Dr. Hermann Simon
"Man of the Past, Man of the Future" - Page 6

Drucker’s historical competence cannot, of course, be interpreted “mechanically”. History does not repeat itself, nor does it follow given laws, as Karl Marx or Oswald Spengler have suggested.16 Nevertheless, it can be said that the human being has changed very little during the known course of history. The statements by Plato, Aristotle, or Seneca about the human being, his/her behavior and conduct, are as accurate today as they were in ancient times. We gain, therefore, valuable insight when we interpret current developments and the future in light of historical analogies. This perfectly describes Peter Drucker’s great strength – as well as the most notable weakness of nearly all management authors. Their knowledge of history is typically sporadic and superficial or totally nonexistent. As opposed to those who have dubbed themselves specialists of entrepreneurial history but have only covered a small portion of this field, Drucker possesses a much broader foundation of historical knowledge. Without this type of historical understanding and consciousness, it becomes easy in management to fall victim to the current buzzwords or trends of the day. The comments of the philosopher George Santayana that history will repeat itself for those who do not want to learn from it is perhaps especially applicable to management, which often purports to create something new, although it is really only serving old wine in new wineskins.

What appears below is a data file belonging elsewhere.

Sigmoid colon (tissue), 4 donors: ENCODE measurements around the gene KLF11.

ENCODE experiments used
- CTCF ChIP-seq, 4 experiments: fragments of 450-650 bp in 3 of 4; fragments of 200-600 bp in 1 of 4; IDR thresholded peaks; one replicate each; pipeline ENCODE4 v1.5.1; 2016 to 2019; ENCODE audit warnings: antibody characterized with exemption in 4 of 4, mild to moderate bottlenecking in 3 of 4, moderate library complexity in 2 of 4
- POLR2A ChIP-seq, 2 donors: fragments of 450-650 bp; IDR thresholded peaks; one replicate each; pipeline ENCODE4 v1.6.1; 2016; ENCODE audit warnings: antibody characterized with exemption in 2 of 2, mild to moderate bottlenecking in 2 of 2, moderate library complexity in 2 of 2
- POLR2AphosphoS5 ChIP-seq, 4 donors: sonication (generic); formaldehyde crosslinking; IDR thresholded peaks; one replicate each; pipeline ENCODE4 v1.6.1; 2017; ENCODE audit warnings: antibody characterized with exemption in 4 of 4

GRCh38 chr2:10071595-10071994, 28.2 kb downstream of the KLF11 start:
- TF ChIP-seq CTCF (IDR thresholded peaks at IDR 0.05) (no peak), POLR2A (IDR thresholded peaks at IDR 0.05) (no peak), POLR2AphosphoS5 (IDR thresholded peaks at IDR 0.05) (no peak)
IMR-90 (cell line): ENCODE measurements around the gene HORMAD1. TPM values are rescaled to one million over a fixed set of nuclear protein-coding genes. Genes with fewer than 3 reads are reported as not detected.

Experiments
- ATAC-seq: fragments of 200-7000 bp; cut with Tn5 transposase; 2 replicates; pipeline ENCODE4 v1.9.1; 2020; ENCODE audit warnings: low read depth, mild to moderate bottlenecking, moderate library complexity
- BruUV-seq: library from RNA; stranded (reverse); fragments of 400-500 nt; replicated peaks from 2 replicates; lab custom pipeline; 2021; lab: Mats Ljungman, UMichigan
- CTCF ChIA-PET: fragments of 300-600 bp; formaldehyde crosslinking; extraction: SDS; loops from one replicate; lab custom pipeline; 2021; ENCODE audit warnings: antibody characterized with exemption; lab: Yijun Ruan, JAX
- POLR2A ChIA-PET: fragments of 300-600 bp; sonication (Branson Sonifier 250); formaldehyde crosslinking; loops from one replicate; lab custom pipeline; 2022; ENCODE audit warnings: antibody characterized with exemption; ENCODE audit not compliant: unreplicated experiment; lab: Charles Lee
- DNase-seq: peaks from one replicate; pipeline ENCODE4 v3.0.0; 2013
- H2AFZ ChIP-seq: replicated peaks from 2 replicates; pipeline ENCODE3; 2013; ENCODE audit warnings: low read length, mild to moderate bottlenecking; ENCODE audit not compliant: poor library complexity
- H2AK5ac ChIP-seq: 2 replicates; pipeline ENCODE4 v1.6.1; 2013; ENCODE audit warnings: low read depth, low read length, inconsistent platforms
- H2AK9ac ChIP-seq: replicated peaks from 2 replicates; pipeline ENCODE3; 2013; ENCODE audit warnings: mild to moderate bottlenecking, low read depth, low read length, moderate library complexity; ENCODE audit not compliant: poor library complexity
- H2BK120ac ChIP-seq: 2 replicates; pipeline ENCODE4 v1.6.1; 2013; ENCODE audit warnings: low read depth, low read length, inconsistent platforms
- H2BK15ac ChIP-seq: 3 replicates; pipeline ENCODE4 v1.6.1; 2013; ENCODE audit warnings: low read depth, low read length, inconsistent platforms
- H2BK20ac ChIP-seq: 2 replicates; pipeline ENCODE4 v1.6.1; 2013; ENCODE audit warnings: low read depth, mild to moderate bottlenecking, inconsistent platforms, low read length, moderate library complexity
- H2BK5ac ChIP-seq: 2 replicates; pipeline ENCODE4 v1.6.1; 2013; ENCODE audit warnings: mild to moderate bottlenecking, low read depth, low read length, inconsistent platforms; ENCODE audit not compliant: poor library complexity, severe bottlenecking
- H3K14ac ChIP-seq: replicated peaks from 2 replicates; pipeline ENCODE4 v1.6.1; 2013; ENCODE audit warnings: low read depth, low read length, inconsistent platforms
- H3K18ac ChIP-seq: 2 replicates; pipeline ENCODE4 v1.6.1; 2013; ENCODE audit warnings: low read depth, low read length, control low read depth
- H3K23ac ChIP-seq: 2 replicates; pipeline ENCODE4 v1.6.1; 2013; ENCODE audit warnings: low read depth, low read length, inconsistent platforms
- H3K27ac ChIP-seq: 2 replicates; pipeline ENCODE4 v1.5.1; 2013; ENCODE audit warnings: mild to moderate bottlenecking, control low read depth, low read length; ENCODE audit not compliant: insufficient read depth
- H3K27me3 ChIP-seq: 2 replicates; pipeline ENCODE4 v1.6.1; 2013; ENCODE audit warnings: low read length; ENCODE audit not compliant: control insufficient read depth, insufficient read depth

Peter Drucker teaches us with history as his tool. He holds a mirror in front of us that opens new perspectives and helps us to better understand the future. And this brings us back to Soren Kierkegaard who said, “Life can only be understood by looking back, but can only be lived by looking forward.” Precisely because he is a man of the past, Peter Drucker shines as a thinker of the future.

16 Oswald Spengler, Der Untergang des Abendlandes, Munich: Beck 1923.